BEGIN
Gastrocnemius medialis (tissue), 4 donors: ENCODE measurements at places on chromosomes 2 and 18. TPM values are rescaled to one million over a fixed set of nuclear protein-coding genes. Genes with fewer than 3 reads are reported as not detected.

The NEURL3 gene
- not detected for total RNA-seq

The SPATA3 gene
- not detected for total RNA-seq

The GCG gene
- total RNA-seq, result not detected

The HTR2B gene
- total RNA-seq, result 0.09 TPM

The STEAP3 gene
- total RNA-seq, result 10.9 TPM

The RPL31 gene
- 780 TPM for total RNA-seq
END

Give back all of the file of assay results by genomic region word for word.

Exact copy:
Gastrocnemius medialis (tissue), 4 donors: ENCODE measurements at places on chromosomes 2 and 18. TPM values are rescaled to one million over a fixed set of nuclear protein-coding genes. Genes with fewer than 3 reads are reported as not detected.

The NEURL3 gene
- not detected for total RNA-seq

The SPATA3 gene
- not detected for total RNA-seq

The GCG gene
- total RNA-seq, result not detected

The HTR2B gene
- total RNA-seq, result 0.09 TPM

The STEAP3 gene
- total RNA-seq, result 10.9 TPM

The RPL31 gene
- 780 TPM for total RNA-seq